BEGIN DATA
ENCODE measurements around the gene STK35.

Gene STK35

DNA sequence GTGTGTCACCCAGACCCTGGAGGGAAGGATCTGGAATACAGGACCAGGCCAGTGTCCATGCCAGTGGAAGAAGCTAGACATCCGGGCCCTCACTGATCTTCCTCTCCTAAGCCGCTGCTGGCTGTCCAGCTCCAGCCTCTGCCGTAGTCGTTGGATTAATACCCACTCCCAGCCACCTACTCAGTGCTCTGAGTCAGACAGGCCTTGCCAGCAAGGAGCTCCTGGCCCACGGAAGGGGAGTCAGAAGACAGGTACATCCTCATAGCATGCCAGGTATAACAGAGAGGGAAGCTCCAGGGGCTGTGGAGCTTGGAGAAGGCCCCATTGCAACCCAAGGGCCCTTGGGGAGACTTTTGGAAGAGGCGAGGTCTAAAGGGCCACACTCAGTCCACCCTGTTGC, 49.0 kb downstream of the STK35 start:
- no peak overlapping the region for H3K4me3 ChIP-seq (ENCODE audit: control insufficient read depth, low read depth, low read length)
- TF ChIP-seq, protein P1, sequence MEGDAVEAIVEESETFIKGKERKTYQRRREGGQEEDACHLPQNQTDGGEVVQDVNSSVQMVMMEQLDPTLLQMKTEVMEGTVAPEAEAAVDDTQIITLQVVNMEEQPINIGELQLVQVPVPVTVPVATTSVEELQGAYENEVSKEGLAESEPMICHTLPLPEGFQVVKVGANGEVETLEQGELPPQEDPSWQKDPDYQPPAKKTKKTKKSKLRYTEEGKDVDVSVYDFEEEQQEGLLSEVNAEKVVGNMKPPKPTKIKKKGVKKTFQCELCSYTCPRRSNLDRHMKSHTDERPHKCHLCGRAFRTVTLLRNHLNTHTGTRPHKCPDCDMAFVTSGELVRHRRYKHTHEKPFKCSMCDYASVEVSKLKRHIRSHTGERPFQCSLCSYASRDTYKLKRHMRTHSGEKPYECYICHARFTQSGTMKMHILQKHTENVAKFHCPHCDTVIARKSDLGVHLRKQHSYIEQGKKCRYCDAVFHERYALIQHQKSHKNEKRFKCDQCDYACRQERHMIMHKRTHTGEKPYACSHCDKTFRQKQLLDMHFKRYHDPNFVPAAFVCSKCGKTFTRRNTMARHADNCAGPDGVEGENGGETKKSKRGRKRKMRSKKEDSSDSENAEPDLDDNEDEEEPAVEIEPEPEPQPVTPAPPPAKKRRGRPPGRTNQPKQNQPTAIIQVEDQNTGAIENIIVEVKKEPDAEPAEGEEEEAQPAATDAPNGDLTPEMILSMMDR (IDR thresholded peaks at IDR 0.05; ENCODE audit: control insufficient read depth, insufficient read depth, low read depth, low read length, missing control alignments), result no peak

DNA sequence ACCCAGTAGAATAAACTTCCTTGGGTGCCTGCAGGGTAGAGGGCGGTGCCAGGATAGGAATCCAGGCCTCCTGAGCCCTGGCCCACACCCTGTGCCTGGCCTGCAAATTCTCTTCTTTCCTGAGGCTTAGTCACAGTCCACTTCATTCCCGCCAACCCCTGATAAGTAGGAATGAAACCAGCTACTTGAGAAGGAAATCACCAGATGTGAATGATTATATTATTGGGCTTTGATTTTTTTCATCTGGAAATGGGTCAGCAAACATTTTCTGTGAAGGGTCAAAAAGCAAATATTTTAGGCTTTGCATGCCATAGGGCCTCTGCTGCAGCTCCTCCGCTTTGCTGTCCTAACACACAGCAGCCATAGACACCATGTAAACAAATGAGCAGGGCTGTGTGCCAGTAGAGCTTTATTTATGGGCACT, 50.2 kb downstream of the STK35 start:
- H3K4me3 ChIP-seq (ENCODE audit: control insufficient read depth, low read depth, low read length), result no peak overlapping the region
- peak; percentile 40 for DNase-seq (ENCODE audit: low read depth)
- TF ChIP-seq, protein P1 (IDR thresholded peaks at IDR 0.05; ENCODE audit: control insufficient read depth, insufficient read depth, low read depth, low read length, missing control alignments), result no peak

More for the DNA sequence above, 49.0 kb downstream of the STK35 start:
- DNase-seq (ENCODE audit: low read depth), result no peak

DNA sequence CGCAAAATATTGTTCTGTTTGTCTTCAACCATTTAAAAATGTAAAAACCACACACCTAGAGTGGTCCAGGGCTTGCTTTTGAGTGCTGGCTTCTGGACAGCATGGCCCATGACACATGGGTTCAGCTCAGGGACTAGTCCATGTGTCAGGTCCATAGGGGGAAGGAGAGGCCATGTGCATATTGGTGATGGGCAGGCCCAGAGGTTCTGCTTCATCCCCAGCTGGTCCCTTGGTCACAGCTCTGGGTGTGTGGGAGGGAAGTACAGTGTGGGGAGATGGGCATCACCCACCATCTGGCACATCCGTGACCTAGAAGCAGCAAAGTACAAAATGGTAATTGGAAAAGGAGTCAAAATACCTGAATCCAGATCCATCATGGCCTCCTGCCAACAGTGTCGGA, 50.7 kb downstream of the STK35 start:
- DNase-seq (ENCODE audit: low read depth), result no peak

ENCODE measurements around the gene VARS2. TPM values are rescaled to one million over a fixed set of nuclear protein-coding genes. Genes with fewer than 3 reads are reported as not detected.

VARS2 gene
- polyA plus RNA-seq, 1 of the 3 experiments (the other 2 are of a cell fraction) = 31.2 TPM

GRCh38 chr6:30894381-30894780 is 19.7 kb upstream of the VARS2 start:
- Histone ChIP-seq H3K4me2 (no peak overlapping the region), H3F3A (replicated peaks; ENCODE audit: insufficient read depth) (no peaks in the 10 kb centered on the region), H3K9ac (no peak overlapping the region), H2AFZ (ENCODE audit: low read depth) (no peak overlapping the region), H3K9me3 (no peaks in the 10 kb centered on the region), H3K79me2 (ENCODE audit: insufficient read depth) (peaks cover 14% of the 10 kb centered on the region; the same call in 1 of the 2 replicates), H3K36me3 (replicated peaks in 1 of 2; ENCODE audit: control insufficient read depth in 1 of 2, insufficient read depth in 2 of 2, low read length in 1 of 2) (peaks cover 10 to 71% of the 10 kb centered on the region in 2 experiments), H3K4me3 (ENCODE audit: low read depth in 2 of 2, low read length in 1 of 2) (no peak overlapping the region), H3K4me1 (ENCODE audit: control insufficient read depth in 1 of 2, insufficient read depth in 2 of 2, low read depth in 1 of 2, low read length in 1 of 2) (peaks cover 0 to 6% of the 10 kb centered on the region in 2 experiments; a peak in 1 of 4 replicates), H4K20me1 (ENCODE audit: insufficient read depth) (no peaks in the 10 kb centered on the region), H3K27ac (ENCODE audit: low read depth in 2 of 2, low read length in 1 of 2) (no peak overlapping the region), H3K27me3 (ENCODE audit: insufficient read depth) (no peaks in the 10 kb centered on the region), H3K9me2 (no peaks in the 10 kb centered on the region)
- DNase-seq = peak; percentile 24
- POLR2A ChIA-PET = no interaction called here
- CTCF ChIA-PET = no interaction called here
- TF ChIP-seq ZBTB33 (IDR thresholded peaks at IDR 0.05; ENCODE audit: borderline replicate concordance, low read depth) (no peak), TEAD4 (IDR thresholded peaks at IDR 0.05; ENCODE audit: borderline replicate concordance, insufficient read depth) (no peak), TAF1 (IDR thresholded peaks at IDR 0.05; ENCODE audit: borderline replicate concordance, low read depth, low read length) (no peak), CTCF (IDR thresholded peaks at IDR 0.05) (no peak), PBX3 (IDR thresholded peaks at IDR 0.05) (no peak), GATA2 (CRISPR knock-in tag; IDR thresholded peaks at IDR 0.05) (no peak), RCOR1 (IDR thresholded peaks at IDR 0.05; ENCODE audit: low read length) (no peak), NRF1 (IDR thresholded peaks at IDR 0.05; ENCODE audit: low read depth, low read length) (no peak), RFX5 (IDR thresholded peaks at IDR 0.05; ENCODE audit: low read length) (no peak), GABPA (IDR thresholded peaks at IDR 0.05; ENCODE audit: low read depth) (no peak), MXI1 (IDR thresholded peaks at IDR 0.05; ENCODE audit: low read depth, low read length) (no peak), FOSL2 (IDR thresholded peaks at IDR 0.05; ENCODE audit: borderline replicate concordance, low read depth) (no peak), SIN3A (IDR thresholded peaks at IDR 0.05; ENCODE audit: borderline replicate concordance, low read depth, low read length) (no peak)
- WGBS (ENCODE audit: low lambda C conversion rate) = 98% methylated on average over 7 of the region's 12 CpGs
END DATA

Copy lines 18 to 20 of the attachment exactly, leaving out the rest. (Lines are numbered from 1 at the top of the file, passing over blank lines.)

- Histone ChIP-seq H3K4me2 (no peak overlapping the region), H3F3A (replicated peaks; ENCODE audit: insufficient read depth) (no peaks in the 10 kb centered on the region), H3K9ac (no peak overlapping the region), H2AFZ (ENCODE audit: low read depth) (no peak overlapping the region), H3K9me3 (no peaks in the 10 kb centered on the region), H3K79me2 (ENCODE audit: insufficient read depth) (peaks cover 14% of the 10 kb centered on the region; the same call in 1 of the 2 replicates), H3K36me3 (replicated peaks in 1 of 2; ENCODE audit: control insufficient read depth in 1 of 2, insufficient read depth in 2 of 2, low read length in 1 of 2) (peaks cover 10 to 71% of the 10 kb centered on the region in 2 experiments), H3K4me3 (ENCODE audit: low read depth in 2 of 2, low read length in 1 of 2) (no peak overlapping the region), H3K4me1 (ENCODE audit: control insufficient read depth in 1 of 2, insufficient read depth in 2 of 2, low read depth in 1 of 2, low read length in 1 of 2) (peaks cover 0 to 6% of the 10 kb centered on the region in 2 experiments; a peak in 1 of 4 replicates), H4K20me1 (ENCODE audit: insufficient read depth) (no peaks in the 10 kb centered on the region), H3K27ac (ENCODE audit: low read depth in 2 of 2, low read length in 1 of 2) (no peak overlapping the region), H3K27me3 (ENCODE audit: insufficient read depth) (no peaks in the 10 kb centered on the region), H3K9me2 (no peaks in the 10 kb centered on the region)
- DNase-seq = peak; percentile 24
- POLR2A ChIA-PET = no interaction called here